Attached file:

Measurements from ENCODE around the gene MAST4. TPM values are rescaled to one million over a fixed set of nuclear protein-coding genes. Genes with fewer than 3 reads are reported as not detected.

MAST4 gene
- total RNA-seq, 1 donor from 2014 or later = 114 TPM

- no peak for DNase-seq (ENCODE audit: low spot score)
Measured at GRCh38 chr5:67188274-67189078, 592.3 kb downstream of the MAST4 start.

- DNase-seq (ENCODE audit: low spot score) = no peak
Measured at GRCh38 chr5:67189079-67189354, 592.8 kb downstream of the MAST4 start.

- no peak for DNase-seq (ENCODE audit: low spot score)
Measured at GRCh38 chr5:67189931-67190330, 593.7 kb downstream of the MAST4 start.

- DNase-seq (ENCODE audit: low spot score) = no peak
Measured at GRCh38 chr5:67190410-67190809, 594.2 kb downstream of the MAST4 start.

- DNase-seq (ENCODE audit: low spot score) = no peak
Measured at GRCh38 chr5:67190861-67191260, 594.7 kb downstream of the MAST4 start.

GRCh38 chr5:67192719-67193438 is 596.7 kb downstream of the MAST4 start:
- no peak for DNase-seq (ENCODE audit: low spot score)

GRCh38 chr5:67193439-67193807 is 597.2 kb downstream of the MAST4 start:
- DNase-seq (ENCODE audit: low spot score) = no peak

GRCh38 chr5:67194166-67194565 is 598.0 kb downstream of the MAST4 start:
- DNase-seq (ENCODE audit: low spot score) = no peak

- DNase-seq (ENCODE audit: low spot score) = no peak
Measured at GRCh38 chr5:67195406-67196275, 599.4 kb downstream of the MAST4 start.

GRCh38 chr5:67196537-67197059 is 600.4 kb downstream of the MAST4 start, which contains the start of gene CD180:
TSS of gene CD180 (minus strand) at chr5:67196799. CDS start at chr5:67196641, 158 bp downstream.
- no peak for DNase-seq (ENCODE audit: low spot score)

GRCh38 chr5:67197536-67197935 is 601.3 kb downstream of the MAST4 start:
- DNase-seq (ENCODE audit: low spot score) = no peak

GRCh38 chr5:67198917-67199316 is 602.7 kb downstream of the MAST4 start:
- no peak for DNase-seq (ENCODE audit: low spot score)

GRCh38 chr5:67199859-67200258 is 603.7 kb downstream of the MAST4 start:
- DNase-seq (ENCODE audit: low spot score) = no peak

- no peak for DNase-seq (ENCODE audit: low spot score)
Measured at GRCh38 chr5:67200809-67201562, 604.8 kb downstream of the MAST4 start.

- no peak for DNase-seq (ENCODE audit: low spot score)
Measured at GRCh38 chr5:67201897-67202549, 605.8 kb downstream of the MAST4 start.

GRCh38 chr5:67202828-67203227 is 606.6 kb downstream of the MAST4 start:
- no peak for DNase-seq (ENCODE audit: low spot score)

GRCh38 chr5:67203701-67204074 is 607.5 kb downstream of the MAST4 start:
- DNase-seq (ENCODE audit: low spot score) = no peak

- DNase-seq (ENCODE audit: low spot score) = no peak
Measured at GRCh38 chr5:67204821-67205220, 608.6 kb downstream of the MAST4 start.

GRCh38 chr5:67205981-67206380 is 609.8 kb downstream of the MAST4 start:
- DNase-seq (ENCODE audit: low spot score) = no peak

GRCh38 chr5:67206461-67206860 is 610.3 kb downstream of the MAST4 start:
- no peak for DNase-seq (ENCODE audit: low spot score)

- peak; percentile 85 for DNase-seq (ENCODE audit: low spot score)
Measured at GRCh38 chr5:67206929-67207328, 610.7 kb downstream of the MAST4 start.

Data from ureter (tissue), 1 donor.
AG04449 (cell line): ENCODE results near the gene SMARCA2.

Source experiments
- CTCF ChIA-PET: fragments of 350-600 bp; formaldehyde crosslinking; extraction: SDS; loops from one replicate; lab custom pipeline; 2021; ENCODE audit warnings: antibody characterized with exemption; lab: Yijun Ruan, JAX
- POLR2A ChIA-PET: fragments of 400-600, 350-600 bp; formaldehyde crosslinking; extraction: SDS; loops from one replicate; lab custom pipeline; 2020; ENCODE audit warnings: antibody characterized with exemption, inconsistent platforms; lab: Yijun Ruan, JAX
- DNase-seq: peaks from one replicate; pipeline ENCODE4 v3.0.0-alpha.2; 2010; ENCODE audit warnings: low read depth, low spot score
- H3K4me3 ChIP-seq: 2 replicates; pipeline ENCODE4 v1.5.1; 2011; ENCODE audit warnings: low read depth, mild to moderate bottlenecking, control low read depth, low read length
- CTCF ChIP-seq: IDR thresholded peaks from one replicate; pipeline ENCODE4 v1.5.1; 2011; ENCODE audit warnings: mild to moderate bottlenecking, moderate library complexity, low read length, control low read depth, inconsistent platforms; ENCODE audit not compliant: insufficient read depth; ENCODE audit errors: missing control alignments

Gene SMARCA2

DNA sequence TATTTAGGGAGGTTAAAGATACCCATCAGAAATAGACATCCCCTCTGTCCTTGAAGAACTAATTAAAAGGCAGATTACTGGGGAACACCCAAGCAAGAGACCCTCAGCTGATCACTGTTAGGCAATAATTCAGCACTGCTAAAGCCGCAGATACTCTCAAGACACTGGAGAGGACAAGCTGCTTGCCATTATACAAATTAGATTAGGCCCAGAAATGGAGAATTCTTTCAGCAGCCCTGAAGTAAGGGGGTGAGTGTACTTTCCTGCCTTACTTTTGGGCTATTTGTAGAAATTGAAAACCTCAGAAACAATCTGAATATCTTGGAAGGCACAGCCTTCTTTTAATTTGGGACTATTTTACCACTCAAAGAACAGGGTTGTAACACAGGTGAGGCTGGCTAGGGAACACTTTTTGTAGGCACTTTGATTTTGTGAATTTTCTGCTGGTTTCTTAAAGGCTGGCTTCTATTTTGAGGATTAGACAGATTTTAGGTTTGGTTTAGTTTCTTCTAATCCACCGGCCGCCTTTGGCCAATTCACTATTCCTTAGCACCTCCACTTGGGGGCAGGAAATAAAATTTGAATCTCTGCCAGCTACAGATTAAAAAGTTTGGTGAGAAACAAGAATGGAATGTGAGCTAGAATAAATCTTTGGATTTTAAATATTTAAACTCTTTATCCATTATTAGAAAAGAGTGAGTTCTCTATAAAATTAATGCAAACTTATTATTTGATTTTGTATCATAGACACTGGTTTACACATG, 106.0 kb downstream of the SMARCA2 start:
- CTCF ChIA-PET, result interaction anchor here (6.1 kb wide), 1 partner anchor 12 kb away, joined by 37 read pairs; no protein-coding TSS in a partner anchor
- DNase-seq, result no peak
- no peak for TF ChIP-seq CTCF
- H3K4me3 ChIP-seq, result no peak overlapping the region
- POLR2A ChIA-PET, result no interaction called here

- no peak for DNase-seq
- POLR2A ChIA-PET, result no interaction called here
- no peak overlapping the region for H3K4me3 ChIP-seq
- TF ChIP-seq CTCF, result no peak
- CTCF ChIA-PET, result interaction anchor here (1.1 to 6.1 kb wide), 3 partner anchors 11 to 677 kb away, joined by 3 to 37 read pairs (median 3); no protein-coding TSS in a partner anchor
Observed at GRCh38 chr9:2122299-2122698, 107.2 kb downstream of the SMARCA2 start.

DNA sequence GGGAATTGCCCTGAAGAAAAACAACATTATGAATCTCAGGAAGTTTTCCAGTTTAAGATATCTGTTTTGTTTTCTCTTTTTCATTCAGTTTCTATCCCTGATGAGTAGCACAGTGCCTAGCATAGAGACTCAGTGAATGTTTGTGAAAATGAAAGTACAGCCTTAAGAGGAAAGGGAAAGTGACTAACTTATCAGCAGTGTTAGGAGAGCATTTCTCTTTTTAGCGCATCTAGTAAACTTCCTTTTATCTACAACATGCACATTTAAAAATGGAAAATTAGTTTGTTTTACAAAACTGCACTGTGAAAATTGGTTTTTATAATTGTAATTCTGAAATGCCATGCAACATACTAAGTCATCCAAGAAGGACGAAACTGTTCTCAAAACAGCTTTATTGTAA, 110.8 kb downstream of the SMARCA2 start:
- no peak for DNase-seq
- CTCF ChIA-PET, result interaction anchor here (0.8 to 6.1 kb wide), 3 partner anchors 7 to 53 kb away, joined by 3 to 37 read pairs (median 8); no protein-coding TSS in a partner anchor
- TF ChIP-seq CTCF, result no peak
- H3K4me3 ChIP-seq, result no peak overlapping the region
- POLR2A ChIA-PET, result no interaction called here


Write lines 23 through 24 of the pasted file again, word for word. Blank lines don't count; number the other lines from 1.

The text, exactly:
TSS of gene CD180 (minus strand) at chr5:67196799. CDS start at chr5:67196641, 158 bp downstream.
- no peak for DNase-seq (ENCODE audit: low spot score)